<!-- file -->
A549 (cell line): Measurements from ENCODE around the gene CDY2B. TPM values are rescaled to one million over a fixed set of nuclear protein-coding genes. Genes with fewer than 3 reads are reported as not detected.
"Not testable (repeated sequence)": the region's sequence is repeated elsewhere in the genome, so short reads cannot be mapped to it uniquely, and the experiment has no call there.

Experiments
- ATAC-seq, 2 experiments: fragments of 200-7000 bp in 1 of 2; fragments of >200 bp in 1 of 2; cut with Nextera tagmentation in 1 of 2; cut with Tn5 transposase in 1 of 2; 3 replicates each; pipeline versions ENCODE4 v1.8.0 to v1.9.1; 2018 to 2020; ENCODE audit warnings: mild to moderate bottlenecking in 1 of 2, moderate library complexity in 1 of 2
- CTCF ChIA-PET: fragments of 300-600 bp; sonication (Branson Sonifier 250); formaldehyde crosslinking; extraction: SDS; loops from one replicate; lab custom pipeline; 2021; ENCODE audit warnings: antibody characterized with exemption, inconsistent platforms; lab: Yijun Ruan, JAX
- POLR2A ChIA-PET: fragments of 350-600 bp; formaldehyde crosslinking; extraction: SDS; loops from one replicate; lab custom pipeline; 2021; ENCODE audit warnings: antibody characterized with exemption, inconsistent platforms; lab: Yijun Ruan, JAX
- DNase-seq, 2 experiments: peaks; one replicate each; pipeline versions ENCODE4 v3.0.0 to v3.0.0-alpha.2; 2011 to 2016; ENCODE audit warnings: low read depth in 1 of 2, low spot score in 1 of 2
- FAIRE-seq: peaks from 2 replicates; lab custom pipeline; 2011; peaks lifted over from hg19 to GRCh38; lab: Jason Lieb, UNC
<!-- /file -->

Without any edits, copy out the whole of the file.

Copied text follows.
A549 (cell line): Measurements from ENCODE around the gene CDY2B. TPM values are rescaled to one million over a fixed set of nuclear protein-coding genes. Genes with fewer than 3 reads are reported as not detected.
"Not testable (repeated sequence)": the region's sequence is repeated elsewhere in the genome, so short reads cannot be mapped to it uniquely, and the experiment has no call there.

Experiments
- ATAC-seq, 2 experiments: fragments of 200-7000 bp in 1 of 2; fragments of >200 bp in 1 of 2; cut with Nextera tagmentation in 1 of 2; cut with Tn5 transposase in 1 of 2; 3 replicates each; pipeline versions ENCODE4 v1.8.0 to v1.9.1; 2018 to 2020; ENCODE audit warnings: mild to moderate bottlenecking in 1 of 2, moderate library complexity in 1 of 2
- CTCF ChIA-PET: fragments of 300-600 bp; sonication (Branson Sonifier 250); formaldehyde crosslinking; extraction: SDS; loops from one replicate; lab custom pipeline; 2021; ENCODE audit warnings: antibody characterized with exemption, inconsistent platforms; lab: Yijun Ruan, JAX
- POLR2A ChIA-PET: fragments of 350-600 bp; formaldehyde crosslinking; extraction: SDS; loops from one replicate; lab custom pipeline; 2021; ENCODE audit warnings: antibody characterized with exemption, inconsistent platforms; lab: Yijun Ruan, JAX
- DNase-seq, 2 experiments: peaks; one replicate each; pipeline versions ENCODE4 v3.0.0 to v3.0.0-alpha.2; 2011 to 2016; ENCODE audit warnings: low read depth in 1 of 2, low spot score in 1 of 2
- FAIRE-seq: peaks from 2 replicates; lab custom pipeline; 2011; peaks lifted over from hg19 to GRCh38; lab: Jason Lieb, UNC